Bo-The-Bat-SPREAD

You can add it to your Goodreads list HERE.
If you do not have a local bookstore, you may purchase it through IndieBound HERE.
You may also choose to purchase it through Amazon HERE.


Currently Reading/To Be Read:

I’m finally hoping to start this one. It’s been on my list for WAY too long. Can’t wait!

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Reading Challenge Updates: 

Goodreads Challenge 2019 – 247/250
#MustReadin2019 – 30/42


 

It’s Monday! What Are You Reading? 10/21/2019 #imwayr

Kellee Moye of Unleashing Readers and Jen Vincent of Teach Mentor Texts decided to give Kathryn’s (at Book Date) “It’s Monday! What Are You Reading?” meme a kidlit focus, reviewing books in children’s literature (picture books, chapter books, middle grade novels, young adult novels, or anything in the world of kidlit). If you enjoy this type of reading, join us every Monday to share what you’ve been reading!

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Eaten by a T-Rex

Let’s see… we arrived back home from our fall vacation in one piece. In last week’s #imwayr post, I shared two family photos of our trip to the Denver Botanic Gardens and to Echo Lake. Then after I posted, my 16-year-old took a tour of the University of Colorado Denver followed by a whole family trip to the Denver Museum of Nature and Science (where they were having FREE admission all day)! Unfortunately, we did not have any luck finding my childhood home in Denver *sniff*, but we visited Evergreen where I saw our old church building (where my family attended in the late 70s). YAY! We had an all-round great time and have decided October is a very nice (and beautiful) time of year to travel. However, after we arrived back home safe and sound, we awoke the following morning to family colds with fevers. One of my children was actually running 105° according to the thermometer. Eeek! I’m just so grateful that we made it back home before feeling any icky symptoms.

Despite all the illness, I truly had a remarkable week of reading, so I’m excited to share some great titles. Also, today I’m reviewing two new books from Netgalley: Friend or Fiction by Abby Cooper and You Are Home With Me by Sarah Asper-Smith and illustrated by Mitchell Watley. Thank you for visiting and I hope you find something of interest here to add to your reading wish list!


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Friend or Fiction
Abby Cooper
October 8, 2019
Charlesbridge

12-year-old Jade Levy writes stories. Since she doesn’t have a best friend anymore, she creates a fictional one named Zoe. They have all sorts of adventures together and Jade even enjoys spending her lunch period creating more episodes in her notebook.

Jade’s father has cancer and he finds comfort in listening to Jade’s stories. But one day, her friend Clue takes her writing notebook away without explanation. And when a real-life Zoe suddenly moves in next door, looking and acting exactly like the fictional Zoe, Jade is both excited and worried. What did Clue do to her writing notebook? Is Zoe really here to stay? But most of all: Can Jade trust Zoe to make the right decisions or do they need to be tediously detailed in her notebook?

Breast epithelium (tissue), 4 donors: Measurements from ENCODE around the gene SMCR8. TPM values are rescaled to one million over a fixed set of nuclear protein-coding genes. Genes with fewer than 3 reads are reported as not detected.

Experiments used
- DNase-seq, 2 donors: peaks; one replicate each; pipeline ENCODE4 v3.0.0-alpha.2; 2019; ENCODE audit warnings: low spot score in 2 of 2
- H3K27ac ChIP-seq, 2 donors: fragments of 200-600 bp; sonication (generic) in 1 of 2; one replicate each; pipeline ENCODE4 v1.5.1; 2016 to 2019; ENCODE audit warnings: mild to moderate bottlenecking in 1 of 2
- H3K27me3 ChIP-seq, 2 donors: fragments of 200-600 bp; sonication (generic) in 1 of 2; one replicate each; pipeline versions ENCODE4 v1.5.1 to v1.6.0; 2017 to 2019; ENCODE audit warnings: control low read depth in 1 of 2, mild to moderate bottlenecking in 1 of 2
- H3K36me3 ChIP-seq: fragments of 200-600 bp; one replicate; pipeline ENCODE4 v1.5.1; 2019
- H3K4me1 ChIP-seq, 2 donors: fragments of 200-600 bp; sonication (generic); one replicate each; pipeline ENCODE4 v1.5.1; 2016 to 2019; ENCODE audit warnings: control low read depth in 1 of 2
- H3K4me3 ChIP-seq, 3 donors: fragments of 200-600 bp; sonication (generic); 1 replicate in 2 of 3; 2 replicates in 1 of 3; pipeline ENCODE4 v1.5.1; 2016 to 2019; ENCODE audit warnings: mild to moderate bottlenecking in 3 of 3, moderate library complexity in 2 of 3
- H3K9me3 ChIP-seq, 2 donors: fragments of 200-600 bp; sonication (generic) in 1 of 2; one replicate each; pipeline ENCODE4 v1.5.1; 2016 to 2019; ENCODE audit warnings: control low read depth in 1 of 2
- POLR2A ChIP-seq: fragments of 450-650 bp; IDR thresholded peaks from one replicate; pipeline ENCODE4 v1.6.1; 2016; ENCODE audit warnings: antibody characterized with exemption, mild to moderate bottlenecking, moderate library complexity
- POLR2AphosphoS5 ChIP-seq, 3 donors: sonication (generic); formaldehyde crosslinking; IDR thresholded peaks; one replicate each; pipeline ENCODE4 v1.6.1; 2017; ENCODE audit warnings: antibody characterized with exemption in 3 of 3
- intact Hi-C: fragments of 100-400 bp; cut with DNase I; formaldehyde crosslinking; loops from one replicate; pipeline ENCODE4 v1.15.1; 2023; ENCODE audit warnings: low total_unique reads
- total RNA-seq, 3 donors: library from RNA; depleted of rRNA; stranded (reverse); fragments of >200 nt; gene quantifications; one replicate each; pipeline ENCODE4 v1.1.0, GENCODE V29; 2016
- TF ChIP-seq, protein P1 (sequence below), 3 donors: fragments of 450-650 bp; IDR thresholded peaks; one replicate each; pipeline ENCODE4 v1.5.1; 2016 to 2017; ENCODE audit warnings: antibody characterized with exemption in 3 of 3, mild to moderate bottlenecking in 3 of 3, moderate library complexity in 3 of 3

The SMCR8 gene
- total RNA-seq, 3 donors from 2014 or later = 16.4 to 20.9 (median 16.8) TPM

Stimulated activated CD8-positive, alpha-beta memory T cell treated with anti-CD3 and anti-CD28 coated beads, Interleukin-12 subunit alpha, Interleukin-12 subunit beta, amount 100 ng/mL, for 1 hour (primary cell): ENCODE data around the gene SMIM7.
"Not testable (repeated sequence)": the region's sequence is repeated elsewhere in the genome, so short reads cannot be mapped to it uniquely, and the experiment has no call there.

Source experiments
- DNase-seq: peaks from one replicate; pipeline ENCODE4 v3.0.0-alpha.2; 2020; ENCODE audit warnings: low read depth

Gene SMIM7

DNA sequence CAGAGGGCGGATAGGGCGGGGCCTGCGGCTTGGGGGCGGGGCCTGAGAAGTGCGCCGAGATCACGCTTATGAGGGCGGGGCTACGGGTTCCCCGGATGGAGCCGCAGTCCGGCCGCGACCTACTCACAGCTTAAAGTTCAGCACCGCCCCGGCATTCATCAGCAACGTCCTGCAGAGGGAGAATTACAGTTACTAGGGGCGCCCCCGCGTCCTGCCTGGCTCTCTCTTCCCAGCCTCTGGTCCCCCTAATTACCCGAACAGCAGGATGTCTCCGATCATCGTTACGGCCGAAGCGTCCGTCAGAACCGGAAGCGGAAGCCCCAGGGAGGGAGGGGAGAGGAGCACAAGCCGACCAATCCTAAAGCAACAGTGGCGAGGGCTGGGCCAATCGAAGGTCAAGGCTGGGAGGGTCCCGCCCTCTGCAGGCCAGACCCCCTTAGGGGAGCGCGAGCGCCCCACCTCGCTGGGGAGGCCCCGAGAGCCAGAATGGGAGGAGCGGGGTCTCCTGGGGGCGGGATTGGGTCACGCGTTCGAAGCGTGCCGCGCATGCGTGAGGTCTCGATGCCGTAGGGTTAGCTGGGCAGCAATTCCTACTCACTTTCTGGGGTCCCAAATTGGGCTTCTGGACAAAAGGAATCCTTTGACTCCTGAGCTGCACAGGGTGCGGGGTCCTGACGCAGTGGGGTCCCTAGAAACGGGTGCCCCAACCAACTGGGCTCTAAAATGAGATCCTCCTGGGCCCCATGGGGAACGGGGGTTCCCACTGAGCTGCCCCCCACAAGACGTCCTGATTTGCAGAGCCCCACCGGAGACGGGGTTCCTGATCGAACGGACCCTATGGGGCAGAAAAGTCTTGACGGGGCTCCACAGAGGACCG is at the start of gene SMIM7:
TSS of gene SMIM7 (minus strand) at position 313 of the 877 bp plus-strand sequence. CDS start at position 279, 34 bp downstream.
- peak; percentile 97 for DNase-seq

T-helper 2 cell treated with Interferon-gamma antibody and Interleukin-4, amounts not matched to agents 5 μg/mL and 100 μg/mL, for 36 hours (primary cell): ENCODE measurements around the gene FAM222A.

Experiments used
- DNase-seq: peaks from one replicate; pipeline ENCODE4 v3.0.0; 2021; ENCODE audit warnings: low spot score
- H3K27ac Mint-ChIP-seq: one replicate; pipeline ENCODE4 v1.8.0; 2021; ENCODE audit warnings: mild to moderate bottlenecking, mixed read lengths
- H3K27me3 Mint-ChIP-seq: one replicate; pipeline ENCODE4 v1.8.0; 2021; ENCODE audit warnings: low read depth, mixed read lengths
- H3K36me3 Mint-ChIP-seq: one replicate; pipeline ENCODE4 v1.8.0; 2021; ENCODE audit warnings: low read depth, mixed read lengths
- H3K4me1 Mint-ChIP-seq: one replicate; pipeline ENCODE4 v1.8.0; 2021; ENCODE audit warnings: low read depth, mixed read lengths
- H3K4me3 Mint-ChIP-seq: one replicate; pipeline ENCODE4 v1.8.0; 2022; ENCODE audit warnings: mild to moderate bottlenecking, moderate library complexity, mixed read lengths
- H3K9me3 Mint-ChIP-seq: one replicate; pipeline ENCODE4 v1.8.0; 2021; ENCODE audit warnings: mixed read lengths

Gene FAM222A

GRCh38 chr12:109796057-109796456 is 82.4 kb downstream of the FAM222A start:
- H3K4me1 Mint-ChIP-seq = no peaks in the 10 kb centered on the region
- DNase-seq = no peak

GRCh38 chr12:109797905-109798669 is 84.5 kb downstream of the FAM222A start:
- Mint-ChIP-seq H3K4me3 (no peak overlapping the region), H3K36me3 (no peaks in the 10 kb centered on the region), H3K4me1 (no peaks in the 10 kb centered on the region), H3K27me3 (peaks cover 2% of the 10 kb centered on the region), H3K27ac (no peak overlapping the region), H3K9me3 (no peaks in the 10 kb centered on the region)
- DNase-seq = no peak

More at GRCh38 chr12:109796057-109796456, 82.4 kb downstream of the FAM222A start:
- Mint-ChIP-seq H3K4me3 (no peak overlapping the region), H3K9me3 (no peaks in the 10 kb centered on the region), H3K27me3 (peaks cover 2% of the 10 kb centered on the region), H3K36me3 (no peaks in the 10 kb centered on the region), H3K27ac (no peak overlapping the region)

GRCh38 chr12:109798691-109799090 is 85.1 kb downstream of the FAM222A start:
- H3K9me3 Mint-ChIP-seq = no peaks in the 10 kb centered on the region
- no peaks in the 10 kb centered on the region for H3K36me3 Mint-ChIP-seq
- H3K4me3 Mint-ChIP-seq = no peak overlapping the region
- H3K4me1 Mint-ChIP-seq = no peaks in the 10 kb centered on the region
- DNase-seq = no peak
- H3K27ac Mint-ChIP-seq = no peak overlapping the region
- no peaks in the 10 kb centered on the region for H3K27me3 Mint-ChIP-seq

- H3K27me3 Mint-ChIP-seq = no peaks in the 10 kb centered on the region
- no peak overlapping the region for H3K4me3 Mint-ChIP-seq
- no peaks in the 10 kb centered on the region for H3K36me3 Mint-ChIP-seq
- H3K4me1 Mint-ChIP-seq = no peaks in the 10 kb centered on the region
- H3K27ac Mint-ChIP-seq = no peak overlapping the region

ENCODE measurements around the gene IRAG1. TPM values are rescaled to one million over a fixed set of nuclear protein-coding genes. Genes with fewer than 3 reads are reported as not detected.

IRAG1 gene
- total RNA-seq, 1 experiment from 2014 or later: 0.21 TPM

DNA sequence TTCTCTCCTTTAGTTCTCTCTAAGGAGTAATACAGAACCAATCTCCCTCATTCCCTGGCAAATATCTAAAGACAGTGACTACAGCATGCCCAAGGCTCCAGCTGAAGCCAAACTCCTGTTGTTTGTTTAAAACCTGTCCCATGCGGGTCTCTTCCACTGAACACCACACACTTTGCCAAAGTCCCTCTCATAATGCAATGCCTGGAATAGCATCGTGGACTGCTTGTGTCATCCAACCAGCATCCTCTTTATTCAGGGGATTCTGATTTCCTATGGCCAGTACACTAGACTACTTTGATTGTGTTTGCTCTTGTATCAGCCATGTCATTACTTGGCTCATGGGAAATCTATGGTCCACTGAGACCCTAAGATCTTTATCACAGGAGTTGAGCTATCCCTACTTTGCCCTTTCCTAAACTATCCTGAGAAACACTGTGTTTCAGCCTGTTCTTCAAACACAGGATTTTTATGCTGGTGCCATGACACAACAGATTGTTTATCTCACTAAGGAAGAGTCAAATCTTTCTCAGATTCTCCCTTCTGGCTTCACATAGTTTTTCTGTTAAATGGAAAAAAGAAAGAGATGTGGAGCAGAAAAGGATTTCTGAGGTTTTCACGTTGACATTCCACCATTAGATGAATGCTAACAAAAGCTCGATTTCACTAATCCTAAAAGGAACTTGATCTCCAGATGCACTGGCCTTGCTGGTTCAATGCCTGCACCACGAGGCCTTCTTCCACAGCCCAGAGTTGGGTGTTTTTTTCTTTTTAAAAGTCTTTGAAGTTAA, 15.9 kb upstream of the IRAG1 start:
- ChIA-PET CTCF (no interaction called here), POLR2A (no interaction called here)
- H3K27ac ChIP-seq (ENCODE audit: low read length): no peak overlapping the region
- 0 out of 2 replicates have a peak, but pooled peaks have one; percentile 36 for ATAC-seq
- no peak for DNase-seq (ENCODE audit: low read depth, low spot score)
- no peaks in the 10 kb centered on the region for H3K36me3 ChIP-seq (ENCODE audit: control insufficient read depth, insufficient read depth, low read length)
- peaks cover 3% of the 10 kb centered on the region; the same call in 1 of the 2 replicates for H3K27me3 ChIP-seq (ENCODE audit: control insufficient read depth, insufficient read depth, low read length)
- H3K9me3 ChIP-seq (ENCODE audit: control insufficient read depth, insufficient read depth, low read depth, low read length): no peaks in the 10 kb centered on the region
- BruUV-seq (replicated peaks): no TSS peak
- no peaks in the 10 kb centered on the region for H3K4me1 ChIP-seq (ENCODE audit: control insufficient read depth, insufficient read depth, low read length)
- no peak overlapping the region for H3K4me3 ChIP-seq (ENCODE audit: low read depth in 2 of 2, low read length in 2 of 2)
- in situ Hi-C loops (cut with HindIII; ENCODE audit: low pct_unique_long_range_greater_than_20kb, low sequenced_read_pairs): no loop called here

Filled with magical realism, this story is one of hope and bonding. We clearly see that friendships are messy. Every day cannot be perfect and fun and everything we’ve ever dreamed about. We have all had to learn, at one time or another, that having friends doesn’t mean we don’t experience loneliness. And this point is such an important lesson for Jade to digest if she wants to be a good friend. I also appreciated that the story dives into how to write and how to trust your readers to fill in the gaps. This gave me pause as I thought back over the books I’ve read where the author gave me just enough for my imagination to fill in the cracks as well as the books that fed me every last detail. There’s so much content here for open discussion with young readers and writers!

Thanks to Netgalley and Charlesbridge for approving an e-ARC so that I could provide an honest review. This title published on October 8th, so run out and grab a fresh copy!

You can add it to your Goodreads list HERE.
If you do not have a local bookstore, you may purchase it through IndieBound HERE.
You may also choose to purchase it through Amazon HERE.


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The Story That Cannot Be Told
J. Kasper Kramer
October 8, 2019
Atheneum Books for Young Readers

This is J. Kasper Kramer’s middle grade debut and WOW did it knock my socks off. I HIGHLY recommend! It’s longer than the typical middle grade read and there are such complexities that the young adult and adult crowd may enjoy it even more. So I’d aim more for upper middle grade and older. The writing often reminded me of The Bear and the Nightingale, if you’re familiar with Arden’s beautiful word-weaving and folklore.

Ileana loves to share stories and change them when they aren’t exciting enough. In fact, she is named for a character in a folktale who was clever and wise. But she soon learns that stories can be used to spread the “wrong” message and her family eventually discovers the government is bugging and investigating their home. Now Ileana must escape her city and travel to a small village to live with her estranged grandparents until the coast is clear. But as more experiences, tales, and histories are shared, fantastical elements become intertwined with reality.

As I said previously, this one is definitely not just for middle grade readers (even though the main character is that age). All ages can treasure this story! Since it’s historical fiction, and so well-researched, it would pair beautifully with a study of Communist Romania in the 1980s.